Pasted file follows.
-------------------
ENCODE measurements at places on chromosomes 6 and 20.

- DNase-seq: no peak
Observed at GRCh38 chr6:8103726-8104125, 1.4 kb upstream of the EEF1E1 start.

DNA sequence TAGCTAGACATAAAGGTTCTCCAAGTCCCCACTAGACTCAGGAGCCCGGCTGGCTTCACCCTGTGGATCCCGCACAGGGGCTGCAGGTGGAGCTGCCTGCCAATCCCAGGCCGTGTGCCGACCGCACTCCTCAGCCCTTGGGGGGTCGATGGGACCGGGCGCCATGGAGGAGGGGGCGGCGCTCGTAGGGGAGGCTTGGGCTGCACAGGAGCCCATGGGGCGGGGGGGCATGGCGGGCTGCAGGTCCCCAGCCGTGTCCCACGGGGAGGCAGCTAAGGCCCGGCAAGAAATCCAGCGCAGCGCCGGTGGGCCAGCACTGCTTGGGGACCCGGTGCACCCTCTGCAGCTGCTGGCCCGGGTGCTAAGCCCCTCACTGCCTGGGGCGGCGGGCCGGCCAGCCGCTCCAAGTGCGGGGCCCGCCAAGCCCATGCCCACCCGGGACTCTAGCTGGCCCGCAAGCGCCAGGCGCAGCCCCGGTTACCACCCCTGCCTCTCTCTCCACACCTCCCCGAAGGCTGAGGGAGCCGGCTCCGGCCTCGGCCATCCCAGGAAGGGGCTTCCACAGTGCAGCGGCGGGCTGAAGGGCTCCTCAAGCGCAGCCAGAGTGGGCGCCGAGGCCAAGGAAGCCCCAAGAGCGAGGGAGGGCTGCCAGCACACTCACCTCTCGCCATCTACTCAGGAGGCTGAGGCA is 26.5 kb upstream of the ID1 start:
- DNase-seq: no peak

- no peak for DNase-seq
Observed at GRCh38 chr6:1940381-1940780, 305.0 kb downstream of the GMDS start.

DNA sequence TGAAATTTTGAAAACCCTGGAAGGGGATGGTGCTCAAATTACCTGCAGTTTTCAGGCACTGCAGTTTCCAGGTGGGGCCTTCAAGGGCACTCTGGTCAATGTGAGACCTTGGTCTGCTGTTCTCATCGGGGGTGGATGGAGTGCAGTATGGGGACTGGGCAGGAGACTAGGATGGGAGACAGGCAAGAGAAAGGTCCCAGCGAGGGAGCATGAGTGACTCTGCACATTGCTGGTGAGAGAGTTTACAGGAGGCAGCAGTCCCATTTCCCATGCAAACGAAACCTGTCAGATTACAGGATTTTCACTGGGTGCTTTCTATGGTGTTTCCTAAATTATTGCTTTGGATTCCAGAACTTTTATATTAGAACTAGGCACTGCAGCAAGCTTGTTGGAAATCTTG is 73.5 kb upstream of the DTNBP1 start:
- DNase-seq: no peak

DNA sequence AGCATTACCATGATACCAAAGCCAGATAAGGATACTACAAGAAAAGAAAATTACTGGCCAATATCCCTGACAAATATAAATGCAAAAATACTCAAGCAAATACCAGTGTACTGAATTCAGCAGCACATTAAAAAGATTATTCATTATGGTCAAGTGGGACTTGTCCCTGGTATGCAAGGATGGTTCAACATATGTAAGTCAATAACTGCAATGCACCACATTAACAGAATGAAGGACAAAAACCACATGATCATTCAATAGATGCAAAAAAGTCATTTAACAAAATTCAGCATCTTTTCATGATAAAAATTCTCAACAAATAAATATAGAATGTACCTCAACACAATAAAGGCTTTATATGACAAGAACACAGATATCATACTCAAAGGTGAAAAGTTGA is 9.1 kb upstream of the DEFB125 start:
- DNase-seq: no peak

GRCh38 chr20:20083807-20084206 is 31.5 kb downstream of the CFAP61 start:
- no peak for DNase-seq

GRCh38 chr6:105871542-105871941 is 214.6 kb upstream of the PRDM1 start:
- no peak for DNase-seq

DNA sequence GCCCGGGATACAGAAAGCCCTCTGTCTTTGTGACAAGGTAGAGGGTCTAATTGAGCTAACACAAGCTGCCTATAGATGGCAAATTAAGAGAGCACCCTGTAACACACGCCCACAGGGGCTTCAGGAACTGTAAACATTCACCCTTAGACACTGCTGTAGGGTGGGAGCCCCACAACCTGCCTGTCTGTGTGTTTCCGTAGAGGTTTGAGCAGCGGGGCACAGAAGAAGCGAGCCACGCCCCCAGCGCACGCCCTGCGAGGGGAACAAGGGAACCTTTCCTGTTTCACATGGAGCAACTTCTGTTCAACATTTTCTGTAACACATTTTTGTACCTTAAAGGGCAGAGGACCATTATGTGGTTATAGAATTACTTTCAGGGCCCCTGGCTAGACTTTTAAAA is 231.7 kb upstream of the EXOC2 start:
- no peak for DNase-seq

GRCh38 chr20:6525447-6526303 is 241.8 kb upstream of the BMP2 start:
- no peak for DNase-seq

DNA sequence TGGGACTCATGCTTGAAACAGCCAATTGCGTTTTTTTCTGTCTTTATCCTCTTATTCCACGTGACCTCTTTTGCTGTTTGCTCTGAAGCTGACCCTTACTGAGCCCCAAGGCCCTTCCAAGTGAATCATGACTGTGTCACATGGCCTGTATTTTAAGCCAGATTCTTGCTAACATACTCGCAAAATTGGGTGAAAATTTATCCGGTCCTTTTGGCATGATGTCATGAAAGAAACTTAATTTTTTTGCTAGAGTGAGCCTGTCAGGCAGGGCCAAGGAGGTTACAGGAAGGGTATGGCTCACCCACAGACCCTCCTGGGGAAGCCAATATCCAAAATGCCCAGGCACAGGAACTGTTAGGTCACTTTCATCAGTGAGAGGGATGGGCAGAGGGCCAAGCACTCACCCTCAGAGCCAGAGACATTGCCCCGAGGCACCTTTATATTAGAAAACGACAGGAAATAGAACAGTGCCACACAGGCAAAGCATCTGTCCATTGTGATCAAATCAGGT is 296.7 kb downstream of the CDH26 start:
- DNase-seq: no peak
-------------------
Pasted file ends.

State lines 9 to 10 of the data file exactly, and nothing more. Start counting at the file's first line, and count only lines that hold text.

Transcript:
- DNase-seq: no peak

DNA sequence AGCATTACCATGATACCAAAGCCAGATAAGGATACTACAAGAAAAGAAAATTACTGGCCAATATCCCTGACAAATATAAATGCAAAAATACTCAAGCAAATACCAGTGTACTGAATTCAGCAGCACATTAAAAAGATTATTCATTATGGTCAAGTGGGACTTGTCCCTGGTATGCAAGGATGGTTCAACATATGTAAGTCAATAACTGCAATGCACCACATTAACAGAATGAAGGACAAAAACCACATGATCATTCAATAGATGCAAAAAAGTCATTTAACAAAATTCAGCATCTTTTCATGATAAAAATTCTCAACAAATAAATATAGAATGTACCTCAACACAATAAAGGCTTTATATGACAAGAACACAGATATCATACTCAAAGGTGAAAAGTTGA is 9.1 kb upstream of the DEFB125 start: